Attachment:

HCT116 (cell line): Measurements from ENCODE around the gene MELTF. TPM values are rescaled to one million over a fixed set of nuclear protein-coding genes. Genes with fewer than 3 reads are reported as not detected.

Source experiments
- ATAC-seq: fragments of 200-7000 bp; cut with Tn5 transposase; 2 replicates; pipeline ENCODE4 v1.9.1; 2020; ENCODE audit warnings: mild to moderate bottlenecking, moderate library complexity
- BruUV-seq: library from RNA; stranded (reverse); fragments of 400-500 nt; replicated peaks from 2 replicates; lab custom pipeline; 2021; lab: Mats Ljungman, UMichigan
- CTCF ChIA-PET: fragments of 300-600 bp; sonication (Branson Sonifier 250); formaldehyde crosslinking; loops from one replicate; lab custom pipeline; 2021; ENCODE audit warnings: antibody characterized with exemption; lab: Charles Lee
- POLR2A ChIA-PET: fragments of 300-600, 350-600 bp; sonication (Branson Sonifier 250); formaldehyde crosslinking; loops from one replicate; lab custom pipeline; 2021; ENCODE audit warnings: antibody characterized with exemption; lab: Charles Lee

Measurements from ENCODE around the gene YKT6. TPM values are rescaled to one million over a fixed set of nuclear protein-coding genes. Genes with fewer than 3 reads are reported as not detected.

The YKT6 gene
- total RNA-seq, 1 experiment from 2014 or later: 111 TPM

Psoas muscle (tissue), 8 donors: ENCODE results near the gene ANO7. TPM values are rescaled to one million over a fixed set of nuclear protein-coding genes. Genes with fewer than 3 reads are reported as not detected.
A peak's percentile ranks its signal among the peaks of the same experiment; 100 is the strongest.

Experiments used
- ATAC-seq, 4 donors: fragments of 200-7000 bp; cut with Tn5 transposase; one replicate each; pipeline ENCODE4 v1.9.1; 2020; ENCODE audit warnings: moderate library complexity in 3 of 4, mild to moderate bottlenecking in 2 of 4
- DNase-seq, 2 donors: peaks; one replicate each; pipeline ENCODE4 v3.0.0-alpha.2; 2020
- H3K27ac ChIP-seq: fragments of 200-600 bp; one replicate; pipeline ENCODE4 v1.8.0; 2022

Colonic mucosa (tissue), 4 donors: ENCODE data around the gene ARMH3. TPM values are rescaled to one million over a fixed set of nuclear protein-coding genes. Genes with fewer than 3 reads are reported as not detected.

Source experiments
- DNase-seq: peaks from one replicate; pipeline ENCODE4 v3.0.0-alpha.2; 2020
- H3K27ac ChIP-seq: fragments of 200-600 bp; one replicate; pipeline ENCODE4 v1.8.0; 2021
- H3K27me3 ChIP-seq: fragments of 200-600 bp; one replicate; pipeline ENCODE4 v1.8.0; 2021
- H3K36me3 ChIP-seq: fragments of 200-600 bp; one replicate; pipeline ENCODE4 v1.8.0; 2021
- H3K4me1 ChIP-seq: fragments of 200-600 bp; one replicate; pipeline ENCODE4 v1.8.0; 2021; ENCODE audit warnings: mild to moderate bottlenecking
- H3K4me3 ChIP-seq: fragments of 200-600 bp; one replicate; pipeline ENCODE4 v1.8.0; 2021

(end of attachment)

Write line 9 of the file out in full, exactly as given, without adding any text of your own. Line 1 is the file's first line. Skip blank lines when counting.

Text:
- total RNA-seq, 1 experiment from 2014 or later: 111 TPM